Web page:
When IEP turned eleven months old I was mostly sad at the premise of weaning him.  But this time it is so much bigger.  I feel like I’m weaning myself now, saying goodbye to this phase of my children’s lives for the last time.  Of course I know that there are wonderful things on the horizon: first words and hugs and kisses; silly games in the bathtub and countless bedtime stories; funny observations and increased amazement at the world around him.

And I can’t wait for all of those things.  But they won’t stop me from missing the days when I walked into a room and SSP would crawl all the way across it in five seconds, perch on his knees at my feet, and stretch his arms up to me until I bent over to scoop him into mine.  Because right now there are few things I love as much.

The End. The Beginning.

Thursday, September 6th, 2012

Today is IEP’s last day of freedom.

I make it sound so foreboding, don’t I?  I don’t mean to.  Honestly, I shouldn’t.  The thing that awaits him tomorrow?  It’s his first day of school, which, when you get right down to it is one of the most wonderful things that will ever happen to him.  It will open the doors to learning and friendships and adventures of all stripes.  Truly, I am excited for him.  He is excited.  We are all excited.

With each rite of passage, though, we leave something behind.  In this case it’s the very last vestige of his babyhood, and that (at least for me) is not without some sadness.  No longer will he play in his pajamas while I get ready for work.  No longer will he get to look at Nanny when she arrives and proclaim, “I want to go to the Science Center today,” (as he did just yesterday).  And most of all, no longer will each day be his blank slate to fill with nearly anything of his choosing.  It is the end of something.

It is also the beginning of something.  Starting school is a happy occasion.  It is also a privilege.  But there will likely come a day when it will be a chore; when IEP will long to stay home in his pajamas doing the 7th grade equivalent of spending the morning playing with his toy trains.  When that day does come I will think back on this time in his life, on how unencumbered it was by responsibility or obligation.  And perhaps there will be a day here and there when I indulge him.  Perhaps there will be a day here and there when I try to recreate for him the joys and freedoms of being three years old.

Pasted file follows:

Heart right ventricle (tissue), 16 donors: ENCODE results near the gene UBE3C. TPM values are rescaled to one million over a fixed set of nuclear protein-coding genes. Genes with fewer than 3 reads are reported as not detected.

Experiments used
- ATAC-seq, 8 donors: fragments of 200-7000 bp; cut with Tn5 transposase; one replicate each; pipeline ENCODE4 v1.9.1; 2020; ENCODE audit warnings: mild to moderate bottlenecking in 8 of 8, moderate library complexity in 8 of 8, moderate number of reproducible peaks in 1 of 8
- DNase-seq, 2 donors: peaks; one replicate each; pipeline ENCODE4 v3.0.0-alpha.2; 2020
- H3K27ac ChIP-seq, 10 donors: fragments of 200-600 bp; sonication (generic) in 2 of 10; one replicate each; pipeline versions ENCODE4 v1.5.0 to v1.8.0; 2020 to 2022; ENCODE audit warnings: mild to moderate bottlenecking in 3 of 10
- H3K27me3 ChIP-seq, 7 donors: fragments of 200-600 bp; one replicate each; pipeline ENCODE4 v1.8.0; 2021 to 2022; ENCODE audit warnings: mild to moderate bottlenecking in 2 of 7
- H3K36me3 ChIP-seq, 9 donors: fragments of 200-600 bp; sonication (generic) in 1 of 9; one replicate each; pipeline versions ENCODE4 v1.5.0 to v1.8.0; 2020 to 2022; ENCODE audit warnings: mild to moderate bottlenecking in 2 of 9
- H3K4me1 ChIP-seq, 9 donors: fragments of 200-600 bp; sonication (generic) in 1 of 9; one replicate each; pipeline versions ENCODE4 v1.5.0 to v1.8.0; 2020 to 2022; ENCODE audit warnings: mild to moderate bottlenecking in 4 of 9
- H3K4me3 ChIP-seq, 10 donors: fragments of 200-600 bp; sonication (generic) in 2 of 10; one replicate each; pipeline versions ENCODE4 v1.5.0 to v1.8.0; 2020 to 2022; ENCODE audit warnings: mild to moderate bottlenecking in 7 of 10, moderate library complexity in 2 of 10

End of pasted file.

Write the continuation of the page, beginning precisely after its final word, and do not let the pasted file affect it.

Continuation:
This morning was like most others.  There was breakfast in the sunroom.  There was a long walk with the boys in the double jogger and the dogs on either side.  There was the instruction that it is IEP’s “very important job” to make sure that his bed is made and that he is dressed before Nanny gets here.  It’s a routine we’ve been practicing for weeks in preparation for this very moment.  We are ready.  But even though we’re ready – or more adroitly, even though he is ready – I am not entirely ready.  That, though, is the tricky, slippery, unwieldy thing about raising kids.  They continue growing up whether we’re ready or not.  I’m still a relatively green parent, but I’d be willing to wager that I’ll never be entirely ready, and that each new phase will come accompanied by a silent internal chorus of, “But I’m not ready yet!”  I will sing the chorus to myself over and over and over, and it won’t change a thing.

IEP hasn’t been a baby for some time now.  Starting tomorrow I won’t be able to fool even myself anymore.

Symmetry

Thursday, August 30th, 2012

IEP, nine months old

My baby hit double digits recently.  He’s now ten months old.  A strange milestone, perhaps (past nine months, but not yet a year), but one that resonates with me.

When IEP turned 10 months it was right after my birthday, and just before my sister’s one year anniversary.  I spent that day filled with memories of what my life had been like one year prior – 7 months pregnant, having a low-key Chinese dinner with GAP to celebrate my birthday, and being the sole bridesmaid in my sister’s beautiful wedding.  I was struck by how vastly different my life had become in the course of a year.

Now SSP has crossed that threshold and again I am haunted by a certain nostalgia, although of a slightly different nature.

Yes, I have paused to reflect on how much things have changed in a year – we just returned from the same Colorado vacation that we took last year and this time I carried SSP in a backpack for the exact same hike on which last summer I carried him inside me.  But more than that I am struck by how I am walking back through the tracks I created three years ago.  Two boys.  Both autumn babies.  Hitting the same milestones at the same times of year.

SSP, nine months old

SSP wears the same pajamas that his brother wore.  He sleeps in the same position.  He plays the same games and does the same baby tricks.  His birthday is three weeks earlier in the year than his brother’s, so his milestones sometime sneak up on me.  I catch myself thinking, “You’re not supposed to do that until next month.”  But he does them in his own time, just like IEP did.  I shouldn’t be surprised, though, because I’ve learned by now that all these things repeat themselves.

Still, sometimes the symmetry of it all is just too much to bear.